Tuesday, Reuters published an article here by Jon Herskovitz with the following headline:
The articles goes on to state:
There is only one problem: it isn’t true.
The study in question is by the Texas Policy Evaluation Project, a group of pro-abortion researchers and industry insiders. The study asked Texas women via an online survey panel if ” they had ever tried to end a pregnancy on their own.” The response was 1.7% saying yes. The Texas abortion restrictions went into effect in 2013. The survey fails to establish if the self-abortions happened before or after 2013 or if the rate increased.
Abortion self-induction was described in the survey as follows:
“Women make different choices about how to end an unwanted pregnancy. Some women may go to a hospital, clinic, or doctor’s office to have an abortion. Other women may do something to try to end a pregnancy without medical assistance. For example, they may get information from the internet, a friend, or family member about pills, medicine, or herbs they can take on their own, or they may do something else to try to end the pregnancy.”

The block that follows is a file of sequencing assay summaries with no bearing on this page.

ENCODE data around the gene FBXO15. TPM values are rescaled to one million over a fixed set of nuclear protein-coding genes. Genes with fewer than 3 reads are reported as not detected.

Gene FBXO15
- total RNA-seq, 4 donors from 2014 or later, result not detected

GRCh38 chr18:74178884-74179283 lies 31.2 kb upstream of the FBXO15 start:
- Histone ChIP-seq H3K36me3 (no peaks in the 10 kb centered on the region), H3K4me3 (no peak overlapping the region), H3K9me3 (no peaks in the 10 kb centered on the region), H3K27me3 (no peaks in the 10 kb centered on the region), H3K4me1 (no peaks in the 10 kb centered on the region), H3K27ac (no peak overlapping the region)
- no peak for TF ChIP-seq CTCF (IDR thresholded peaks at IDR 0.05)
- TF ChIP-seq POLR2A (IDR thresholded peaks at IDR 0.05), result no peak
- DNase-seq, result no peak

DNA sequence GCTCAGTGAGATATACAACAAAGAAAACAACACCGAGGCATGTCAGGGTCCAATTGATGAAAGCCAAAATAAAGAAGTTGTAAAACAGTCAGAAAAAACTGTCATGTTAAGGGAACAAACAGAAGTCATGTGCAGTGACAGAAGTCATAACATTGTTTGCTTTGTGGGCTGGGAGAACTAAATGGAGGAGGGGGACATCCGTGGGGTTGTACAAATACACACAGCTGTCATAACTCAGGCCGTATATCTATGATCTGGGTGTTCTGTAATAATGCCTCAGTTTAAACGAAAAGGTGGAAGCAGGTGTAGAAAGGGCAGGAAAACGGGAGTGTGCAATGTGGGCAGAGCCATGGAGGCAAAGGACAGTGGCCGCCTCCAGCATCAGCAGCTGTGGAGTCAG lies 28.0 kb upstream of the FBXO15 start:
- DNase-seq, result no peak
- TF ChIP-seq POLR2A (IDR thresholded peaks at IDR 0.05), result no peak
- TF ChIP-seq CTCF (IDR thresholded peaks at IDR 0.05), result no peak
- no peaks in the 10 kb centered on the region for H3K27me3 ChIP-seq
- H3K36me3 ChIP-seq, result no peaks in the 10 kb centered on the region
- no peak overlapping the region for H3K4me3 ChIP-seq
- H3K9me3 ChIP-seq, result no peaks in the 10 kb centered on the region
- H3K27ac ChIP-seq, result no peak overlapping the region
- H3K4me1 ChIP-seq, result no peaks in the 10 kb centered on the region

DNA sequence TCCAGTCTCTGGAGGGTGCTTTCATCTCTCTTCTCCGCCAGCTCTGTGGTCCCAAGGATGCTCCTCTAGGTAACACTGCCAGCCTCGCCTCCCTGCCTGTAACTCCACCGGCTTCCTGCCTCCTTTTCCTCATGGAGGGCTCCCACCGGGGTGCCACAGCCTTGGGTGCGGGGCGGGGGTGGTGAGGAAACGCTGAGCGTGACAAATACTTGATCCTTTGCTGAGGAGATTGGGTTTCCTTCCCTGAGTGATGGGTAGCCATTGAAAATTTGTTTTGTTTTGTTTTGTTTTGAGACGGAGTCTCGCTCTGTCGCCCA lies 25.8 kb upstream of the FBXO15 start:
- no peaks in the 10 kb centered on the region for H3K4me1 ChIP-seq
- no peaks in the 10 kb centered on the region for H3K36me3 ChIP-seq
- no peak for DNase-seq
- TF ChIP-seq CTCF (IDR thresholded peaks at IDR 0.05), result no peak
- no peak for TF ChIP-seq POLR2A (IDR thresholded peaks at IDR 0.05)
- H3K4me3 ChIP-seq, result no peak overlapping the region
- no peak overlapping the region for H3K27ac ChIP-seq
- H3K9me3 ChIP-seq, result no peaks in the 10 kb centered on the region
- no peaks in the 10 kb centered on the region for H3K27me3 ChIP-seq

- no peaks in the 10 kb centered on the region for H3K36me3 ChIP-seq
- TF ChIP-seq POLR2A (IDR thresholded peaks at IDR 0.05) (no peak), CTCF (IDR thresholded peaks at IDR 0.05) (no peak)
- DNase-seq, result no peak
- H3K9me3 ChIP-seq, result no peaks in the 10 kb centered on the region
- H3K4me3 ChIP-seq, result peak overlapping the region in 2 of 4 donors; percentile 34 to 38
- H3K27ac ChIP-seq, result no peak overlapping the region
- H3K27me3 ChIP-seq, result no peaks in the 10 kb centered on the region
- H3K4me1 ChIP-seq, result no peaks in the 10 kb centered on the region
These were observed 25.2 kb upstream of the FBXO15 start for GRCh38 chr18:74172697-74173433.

Because the study didn’t ask WHEN these women attempted to self-abort, a respondent who tried to take an herb 20 years ago in Mexico would be a “yes.”
We have no way to know if self-abortions are on the rise following the Texas abortion restrictions because the study did not compare the current results to any past results.
Reuters should immediately correct their headline and story text that indicates that the self-abortions came after the 2013 law.
Additionally the 100,000-240,000 estimate is questionable because a 1.7% reporting rate would be 100,000 Texas women of reproductive age. The 240,000 estimate comes from the study asking if a respondent knew or even suspected their best friend attempted a self-abortion. Basing estimates on suspicions about behaviors of best friends is a highly odd way to do serious academic research but the media is happy to pass it on without critical analysis.